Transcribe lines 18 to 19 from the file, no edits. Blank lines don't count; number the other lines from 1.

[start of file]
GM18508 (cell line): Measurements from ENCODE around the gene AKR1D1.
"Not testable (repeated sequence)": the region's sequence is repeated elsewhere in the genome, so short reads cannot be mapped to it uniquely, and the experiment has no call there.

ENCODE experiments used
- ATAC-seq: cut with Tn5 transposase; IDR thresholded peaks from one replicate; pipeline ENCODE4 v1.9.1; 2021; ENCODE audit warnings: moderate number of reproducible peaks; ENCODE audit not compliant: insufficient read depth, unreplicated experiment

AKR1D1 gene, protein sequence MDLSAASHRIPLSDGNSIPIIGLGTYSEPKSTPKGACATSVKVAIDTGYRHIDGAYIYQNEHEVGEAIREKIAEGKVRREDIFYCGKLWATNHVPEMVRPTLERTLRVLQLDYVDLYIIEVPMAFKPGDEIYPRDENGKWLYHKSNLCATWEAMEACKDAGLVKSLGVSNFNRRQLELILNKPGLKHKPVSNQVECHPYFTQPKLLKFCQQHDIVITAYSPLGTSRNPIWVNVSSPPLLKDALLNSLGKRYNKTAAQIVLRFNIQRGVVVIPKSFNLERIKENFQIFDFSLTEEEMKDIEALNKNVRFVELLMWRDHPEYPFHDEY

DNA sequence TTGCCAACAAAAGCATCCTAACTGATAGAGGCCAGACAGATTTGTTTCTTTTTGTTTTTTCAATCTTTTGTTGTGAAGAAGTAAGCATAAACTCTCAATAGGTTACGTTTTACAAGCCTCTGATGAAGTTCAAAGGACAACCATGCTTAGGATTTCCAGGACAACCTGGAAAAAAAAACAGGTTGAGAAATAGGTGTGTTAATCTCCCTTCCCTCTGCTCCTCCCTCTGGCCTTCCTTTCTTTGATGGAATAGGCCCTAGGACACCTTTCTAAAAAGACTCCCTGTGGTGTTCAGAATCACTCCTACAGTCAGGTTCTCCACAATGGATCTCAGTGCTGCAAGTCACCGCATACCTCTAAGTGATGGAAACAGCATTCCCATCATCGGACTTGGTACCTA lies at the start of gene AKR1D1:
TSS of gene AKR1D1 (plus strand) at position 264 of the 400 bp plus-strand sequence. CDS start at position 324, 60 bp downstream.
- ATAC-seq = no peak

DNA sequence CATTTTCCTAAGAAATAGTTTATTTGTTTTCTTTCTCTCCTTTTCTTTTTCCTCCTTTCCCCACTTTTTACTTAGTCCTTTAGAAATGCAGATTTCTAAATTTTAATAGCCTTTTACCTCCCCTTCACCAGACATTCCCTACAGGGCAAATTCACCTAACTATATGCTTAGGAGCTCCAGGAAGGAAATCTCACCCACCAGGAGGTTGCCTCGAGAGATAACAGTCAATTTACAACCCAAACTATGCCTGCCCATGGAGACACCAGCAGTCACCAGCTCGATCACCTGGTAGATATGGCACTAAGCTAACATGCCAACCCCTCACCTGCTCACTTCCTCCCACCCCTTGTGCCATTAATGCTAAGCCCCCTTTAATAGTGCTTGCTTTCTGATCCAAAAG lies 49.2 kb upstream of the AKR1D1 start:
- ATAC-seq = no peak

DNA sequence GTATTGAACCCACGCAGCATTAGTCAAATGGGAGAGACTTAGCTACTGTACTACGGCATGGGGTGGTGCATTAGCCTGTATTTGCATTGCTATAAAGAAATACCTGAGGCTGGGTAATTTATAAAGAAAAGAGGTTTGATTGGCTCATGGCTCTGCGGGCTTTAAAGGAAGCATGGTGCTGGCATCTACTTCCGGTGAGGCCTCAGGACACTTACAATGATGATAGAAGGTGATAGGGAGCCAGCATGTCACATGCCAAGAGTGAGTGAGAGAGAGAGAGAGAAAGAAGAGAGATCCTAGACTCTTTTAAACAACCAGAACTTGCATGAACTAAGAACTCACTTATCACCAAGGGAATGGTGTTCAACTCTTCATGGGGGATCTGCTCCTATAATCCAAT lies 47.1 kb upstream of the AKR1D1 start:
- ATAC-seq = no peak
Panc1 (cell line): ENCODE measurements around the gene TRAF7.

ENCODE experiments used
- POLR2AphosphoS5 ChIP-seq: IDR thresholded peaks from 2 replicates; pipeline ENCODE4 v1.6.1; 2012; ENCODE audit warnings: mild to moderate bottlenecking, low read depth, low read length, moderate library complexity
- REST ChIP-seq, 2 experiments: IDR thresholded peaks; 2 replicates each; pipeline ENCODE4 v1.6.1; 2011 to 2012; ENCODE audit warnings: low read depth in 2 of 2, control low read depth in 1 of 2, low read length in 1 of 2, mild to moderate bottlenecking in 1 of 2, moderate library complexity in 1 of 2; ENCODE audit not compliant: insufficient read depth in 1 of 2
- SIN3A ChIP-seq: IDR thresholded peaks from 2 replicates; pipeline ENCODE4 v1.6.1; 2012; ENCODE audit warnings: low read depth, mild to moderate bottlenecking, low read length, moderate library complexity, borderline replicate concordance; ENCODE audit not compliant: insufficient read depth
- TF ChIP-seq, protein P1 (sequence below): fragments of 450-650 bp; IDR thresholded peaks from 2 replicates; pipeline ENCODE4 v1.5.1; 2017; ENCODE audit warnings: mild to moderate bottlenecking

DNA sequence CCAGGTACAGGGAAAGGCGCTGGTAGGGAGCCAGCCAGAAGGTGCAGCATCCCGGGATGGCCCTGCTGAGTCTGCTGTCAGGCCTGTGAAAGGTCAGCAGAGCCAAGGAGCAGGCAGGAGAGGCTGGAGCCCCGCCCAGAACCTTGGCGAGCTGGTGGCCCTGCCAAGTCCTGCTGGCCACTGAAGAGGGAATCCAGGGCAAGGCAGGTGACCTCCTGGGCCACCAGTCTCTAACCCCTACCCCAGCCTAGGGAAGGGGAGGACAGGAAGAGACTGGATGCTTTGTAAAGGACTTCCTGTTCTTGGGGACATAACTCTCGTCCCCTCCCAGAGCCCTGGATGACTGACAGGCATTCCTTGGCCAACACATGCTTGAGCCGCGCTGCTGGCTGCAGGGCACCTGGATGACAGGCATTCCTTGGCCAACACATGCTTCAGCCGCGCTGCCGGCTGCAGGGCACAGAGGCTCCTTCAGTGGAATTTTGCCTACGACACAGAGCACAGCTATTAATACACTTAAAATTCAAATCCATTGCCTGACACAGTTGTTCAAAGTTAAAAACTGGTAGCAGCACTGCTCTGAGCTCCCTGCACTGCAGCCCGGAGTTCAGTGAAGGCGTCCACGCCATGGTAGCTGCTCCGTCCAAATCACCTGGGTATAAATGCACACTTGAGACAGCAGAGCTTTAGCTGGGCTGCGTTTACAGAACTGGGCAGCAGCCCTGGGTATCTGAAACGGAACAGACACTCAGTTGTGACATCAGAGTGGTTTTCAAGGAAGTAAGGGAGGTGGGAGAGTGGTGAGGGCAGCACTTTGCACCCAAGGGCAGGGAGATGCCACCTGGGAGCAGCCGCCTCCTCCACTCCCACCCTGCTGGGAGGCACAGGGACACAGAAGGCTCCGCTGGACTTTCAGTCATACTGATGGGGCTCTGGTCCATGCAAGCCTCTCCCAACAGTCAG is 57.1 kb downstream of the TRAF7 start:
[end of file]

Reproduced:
- TF ChIP-seq, protein P1 (sequence below): fragments of 450-650 bp; IDR thresholded peaks from 2 replicates; pipeline ENCODE4 v1.5.1; 2017; ENCODE audit warnings: mild to moderate bottlenecking

DNA sequence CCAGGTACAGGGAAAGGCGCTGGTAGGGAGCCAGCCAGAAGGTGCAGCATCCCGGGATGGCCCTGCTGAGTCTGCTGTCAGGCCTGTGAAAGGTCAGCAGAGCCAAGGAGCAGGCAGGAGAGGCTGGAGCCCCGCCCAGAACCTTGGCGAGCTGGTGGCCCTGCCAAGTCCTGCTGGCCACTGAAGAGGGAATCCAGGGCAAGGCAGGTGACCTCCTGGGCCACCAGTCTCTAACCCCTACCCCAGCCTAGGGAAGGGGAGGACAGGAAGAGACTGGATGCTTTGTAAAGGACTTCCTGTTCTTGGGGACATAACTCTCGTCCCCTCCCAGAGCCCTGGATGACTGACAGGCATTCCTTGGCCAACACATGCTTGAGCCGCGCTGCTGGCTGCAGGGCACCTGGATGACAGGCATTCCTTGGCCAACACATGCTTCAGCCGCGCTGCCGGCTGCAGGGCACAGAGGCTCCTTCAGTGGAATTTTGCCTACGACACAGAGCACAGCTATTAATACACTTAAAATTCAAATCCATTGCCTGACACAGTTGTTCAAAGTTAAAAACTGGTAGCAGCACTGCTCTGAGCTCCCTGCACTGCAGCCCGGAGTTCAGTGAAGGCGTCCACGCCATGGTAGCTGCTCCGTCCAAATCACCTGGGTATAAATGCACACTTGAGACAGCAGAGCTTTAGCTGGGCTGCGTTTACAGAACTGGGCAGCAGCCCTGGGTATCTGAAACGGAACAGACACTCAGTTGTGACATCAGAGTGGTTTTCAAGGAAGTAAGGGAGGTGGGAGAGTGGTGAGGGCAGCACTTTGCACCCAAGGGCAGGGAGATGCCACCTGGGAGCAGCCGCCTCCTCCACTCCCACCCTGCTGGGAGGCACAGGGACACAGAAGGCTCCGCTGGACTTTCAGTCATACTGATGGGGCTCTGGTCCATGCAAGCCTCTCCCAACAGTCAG is 57.1 kb downstream of the TRAF7 start: